USGS surveys the southern Monterey Bay coast to study changing beaches
From September 12–14, scientists from the USGS Pacific Coastal and Marine Science Center used all-terrain vehicles and small watercraft to map the sand on beaches and under the water in southern Monterey Bay.
The scientists will survey the area yearly to see how beaches gain or lose sand. These surveys add to twice-yearly surveys of the northern Monterey Bay coast underway since 2014. The scientists will conduct more frequent mapping to capture effects of large storms and other events, such as the closing of the Cemex sand mine in southern Monterey Bay, scheduled to occur by the end of 2020. Understanding long- and short-term impacts on the local sand supply can inform coastal planning. USGS research geologist Patrick Barnard was quoted in a September 20 Monterey County Weekly article about the recent survey.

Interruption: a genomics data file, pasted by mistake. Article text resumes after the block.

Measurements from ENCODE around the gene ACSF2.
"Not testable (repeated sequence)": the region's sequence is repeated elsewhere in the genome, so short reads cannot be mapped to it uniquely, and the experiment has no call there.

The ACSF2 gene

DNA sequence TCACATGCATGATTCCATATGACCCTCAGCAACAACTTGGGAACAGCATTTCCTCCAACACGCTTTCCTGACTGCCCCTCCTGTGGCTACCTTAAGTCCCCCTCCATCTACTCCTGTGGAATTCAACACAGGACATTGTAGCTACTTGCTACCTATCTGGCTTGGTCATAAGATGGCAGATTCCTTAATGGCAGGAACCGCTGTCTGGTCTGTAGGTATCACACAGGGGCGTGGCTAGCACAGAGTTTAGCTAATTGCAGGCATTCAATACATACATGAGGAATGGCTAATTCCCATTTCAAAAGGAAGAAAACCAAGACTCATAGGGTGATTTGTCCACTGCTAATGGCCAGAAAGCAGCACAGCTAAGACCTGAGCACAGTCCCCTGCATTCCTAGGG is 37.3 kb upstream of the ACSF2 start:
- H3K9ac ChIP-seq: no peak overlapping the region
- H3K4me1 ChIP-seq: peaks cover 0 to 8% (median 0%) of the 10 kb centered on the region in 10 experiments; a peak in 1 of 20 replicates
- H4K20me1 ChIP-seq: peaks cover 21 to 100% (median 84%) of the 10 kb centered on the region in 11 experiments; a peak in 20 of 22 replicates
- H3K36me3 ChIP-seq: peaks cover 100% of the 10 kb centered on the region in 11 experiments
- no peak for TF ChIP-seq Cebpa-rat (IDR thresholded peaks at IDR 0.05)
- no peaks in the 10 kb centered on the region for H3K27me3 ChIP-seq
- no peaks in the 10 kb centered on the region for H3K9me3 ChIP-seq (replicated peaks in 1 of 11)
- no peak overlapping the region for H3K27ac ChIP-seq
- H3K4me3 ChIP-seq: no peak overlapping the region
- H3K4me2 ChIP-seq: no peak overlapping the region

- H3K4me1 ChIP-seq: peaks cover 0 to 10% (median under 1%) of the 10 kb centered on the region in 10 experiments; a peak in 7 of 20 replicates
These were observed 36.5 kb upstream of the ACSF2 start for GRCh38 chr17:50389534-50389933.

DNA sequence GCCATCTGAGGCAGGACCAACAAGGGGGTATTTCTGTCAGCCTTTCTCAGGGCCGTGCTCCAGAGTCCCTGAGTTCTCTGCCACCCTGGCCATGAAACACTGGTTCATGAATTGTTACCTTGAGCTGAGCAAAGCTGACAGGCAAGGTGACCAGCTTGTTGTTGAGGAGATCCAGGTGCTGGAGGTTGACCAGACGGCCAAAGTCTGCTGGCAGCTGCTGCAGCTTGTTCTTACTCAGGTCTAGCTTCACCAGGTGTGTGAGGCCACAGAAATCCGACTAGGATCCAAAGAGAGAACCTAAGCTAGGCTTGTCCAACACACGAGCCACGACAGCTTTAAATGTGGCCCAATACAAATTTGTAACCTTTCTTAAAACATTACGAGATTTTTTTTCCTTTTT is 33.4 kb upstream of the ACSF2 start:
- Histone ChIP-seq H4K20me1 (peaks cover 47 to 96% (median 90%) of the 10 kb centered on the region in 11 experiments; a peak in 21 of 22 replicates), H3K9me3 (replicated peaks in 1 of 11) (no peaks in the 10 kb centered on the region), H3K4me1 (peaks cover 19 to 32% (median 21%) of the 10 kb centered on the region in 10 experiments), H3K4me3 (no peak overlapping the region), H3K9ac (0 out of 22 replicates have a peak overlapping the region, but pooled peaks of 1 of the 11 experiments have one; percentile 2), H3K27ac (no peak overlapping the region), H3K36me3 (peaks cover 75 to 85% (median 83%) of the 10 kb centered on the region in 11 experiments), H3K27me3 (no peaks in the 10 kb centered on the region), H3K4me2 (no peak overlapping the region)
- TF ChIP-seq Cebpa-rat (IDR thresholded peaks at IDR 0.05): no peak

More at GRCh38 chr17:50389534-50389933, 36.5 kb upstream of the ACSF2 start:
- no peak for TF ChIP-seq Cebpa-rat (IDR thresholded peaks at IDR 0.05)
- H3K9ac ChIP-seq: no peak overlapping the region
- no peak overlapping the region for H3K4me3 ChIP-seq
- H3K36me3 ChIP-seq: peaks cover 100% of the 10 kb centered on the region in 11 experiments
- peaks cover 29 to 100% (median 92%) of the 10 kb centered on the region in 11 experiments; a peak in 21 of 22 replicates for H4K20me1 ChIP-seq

The west coast of the United States is extremely complex and changeable because of tectonic activity, mountain building, and land subsidence. These active environments pose a major challenge for accurately assessing climate change impacts, since models were historically developed for more passive sandy coasts.
For a beach town like Santa Cruz, preserving beaches by mitigating coastal erosion is vital. Surveys conducted now and regularly in the future will help scientists understand the short- and long-term impacts of climate change, El Niño years, and sea-level rise on a populated and vulnerable coastline.